Published online Aug 21, 2012. doi: 10.3748/wjg.v18.i31.4175
Revised: April 25, 2012
Accepted: May 12, 2012
Published online: August 21, 2012
AIM: To evaluate the impact of surgical volume on nationwide hospital mortality after pancreaticoduodenectomy (PD) for periampullary tumors in South Korea.
METHODS: Periampullary cancer patients who underwent PD between 2005 and 2008 were analyzed from the database of the Health Insurance Review and Assessment Service of South Korea. A total of 126 hospitals were divided into 5 categories, each similar in terms of surgical volume for each category. We used hospital mortality as a quality indicator, which was defined as death during the hospital stay for PD, and calculated adjusted mortality through multivariate logistic models using several confounder variables.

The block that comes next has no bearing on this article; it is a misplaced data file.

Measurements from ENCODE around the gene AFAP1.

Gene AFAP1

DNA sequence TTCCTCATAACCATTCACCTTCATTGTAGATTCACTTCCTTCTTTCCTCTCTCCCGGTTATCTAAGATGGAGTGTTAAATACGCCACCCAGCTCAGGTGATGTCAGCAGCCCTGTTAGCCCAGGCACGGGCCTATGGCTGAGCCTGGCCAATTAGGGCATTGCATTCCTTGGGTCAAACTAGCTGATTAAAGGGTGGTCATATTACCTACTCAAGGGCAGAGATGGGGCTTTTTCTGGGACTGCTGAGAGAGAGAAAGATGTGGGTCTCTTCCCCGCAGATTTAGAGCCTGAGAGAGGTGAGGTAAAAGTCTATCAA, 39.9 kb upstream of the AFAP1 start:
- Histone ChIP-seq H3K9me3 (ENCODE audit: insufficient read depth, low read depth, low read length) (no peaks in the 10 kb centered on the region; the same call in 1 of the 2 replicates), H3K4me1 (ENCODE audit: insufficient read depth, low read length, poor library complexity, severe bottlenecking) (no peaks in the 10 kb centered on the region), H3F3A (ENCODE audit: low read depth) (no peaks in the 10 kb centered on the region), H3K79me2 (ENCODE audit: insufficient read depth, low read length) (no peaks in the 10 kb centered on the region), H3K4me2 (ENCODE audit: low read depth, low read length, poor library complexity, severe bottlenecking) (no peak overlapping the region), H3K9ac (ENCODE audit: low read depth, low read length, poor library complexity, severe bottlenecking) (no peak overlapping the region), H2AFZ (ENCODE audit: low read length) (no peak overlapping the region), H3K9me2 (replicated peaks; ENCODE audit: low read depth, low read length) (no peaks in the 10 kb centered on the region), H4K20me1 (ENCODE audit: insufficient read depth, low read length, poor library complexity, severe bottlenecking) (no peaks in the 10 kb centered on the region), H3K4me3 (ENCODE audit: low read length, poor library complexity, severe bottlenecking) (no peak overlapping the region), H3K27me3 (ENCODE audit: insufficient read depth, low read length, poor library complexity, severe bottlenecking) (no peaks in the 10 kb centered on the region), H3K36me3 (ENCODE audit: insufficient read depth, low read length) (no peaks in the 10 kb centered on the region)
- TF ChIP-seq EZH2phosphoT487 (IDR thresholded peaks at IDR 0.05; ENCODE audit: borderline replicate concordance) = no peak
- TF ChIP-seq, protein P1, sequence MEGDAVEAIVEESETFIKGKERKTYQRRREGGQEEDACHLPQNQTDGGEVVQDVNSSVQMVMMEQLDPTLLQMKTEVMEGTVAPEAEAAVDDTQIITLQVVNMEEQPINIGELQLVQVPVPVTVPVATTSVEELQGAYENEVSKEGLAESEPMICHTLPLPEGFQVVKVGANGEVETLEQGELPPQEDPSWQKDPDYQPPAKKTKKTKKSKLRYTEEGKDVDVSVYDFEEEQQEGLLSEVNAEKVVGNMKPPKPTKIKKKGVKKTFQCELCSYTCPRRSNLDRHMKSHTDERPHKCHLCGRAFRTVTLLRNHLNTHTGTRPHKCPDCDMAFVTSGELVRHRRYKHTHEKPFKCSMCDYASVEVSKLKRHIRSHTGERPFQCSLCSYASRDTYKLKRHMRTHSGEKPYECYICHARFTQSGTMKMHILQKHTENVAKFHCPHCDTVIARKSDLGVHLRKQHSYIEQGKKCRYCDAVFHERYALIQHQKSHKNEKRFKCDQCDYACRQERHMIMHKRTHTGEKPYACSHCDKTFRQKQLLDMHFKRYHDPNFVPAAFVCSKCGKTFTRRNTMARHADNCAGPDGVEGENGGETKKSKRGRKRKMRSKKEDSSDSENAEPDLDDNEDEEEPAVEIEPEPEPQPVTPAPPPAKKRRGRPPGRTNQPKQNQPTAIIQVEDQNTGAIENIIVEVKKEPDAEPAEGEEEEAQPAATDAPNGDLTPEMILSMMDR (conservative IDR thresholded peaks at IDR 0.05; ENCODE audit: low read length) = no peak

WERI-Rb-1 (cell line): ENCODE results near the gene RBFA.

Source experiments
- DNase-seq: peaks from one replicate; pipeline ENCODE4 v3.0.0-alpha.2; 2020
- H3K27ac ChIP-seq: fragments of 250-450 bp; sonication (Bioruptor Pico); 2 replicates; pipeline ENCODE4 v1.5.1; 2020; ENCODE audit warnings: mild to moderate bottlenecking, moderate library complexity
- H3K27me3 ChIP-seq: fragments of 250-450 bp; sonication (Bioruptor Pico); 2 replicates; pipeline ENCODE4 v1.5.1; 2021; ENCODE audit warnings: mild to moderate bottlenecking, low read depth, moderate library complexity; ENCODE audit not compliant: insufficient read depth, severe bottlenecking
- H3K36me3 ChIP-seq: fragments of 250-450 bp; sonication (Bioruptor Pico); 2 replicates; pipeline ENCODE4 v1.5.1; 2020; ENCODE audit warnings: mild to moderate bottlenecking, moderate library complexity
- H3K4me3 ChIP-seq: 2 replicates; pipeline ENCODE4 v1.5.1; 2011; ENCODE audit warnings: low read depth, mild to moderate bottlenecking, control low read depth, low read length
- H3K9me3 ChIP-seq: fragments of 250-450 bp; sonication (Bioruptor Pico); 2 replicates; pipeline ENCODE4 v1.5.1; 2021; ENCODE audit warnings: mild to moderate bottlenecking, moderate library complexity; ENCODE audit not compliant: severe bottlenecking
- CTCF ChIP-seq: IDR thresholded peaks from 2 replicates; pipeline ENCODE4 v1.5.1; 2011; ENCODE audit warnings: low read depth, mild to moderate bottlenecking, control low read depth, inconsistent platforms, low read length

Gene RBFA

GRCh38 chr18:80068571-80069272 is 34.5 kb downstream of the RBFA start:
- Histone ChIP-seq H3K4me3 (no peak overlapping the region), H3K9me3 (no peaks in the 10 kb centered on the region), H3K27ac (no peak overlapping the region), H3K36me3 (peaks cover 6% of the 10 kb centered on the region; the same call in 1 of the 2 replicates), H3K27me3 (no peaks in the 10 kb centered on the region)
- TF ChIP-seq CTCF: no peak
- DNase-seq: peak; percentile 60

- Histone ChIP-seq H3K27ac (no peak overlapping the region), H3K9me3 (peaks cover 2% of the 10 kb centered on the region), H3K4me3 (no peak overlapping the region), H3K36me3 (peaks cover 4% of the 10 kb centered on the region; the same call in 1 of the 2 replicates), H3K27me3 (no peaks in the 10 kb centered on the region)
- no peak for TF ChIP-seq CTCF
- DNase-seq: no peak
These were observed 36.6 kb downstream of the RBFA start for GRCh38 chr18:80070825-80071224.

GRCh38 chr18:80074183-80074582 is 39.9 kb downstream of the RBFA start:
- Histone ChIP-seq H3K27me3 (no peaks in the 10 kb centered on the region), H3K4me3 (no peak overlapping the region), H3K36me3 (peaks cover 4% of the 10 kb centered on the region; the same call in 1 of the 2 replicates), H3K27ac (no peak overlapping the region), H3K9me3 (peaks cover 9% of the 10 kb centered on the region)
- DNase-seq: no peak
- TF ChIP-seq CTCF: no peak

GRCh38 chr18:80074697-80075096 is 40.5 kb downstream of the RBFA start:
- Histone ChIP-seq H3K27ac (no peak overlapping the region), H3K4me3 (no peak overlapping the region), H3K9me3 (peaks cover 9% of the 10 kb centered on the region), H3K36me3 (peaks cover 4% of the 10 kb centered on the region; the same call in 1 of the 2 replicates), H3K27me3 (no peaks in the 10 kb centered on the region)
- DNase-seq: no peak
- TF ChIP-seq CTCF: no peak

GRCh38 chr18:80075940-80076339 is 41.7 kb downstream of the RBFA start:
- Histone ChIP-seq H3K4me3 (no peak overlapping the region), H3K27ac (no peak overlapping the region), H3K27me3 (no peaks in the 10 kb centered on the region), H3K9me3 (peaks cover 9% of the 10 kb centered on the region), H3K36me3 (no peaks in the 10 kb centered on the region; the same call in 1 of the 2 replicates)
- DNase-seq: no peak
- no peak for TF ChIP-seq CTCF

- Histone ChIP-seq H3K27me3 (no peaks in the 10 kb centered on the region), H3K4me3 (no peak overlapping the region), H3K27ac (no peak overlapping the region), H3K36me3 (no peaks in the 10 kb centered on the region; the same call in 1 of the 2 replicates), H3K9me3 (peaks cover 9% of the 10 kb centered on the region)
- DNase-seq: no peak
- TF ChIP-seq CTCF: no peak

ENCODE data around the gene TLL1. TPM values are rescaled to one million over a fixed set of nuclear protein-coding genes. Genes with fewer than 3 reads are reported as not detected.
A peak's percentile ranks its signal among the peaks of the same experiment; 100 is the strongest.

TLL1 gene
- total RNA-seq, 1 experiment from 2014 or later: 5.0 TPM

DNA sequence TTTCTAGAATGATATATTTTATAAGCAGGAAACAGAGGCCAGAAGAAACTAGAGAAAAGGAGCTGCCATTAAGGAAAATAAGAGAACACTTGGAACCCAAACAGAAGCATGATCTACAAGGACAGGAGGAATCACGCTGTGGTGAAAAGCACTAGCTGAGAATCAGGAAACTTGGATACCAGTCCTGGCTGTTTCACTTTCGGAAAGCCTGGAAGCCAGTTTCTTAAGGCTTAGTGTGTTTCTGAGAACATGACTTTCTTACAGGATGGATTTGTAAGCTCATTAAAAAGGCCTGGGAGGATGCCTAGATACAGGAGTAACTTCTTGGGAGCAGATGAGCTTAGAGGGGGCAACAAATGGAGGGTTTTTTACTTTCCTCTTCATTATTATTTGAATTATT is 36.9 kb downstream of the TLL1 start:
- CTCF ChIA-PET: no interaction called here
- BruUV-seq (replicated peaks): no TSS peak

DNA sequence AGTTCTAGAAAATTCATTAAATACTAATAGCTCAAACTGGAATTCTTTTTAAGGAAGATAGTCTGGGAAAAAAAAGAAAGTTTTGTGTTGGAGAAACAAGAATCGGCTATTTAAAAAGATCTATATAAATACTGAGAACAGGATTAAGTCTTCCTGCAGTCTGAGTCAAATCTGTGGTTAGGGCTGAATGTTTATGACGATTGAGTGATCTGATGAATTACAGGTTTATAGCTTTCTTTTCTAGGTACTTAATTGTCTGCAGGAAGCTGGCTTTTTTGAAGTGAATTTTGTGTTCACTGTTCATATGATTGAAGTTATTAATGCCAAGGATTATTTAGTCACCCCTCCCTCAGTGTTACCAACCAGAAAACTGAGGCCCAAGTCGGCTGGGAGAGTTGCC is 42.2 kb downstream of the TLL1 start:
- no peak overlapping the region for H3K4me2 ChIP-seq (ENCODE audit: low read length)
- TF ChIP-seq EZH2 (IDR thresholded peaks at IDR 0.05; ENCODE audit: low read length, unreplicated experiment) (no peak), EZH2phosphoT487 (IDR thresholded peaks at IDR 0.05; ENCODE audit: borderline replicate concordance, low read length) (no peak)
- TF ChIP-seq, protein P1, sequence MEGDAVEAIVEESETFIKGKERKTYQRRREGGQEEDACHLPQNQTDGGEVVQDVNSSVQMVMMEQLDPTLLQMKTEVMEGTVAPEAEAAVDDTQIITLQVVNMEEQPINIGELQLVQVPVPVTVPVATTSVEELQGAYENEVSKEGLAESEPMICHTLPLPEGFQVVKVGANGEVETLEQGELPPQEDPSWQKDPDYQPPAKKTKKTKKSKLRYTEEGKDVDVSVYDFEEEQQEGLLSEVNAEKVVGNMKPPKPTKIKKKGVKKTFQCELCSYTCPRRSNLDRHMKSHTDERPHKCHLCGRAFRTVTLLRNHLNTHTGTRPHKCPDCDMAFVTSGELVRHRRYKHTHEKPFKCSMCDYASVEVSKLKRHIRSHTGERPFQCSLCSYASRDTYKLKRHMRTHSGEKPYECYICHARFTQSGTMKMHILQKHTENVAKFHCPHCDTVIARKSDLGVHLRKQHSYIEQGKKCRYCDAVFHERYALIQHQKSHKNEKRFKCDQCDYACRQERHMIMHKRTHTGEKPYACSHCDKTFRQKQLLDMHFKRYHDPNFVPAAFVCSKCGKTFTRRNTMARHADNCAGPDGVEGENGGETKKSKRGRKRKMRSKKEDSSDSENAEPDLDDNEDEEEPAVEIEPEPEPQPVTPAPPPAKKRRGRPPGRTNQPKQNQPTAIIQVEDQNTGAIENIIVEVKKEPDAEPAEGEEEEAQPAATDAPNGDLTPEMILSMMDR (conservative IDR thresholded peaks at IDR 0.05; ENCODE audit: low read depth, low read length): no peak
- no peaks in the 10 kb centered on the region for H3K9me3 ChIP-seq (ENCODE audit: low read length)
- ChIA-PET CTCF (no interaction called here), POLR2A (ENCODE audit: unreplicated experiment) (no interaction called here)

RESULTS: A total of eligible 4975 patients were enrolled in this study. Average annual surgical volume of hospitals was markedly varied, ranging from 215 PDs in the very-high-volume hospital to < 10 PDs in the very-low-volume hospitals. Admission route, type of medical security, and type of operation were significantly different by surgical volume. The overall hospital mortality was 2.1% and the observed hospital mortality by surgical volume showed statistical difference. Surgical volume, age, and type of operation were independent risk factors for hospital death, and adjusted hospital mortality showed a similar difference between hospitals with observed mortality. The result of the Hosmer-Lemeshow test was 5.76 (P = 0.674), indicating an acceptable appropriateness of our regression model.
CONCLUSION: The higher-volume hospitals showed lower hospital mortality than the lower-volume hospitals after PD in South Korea, which were clarified through the nationwide database.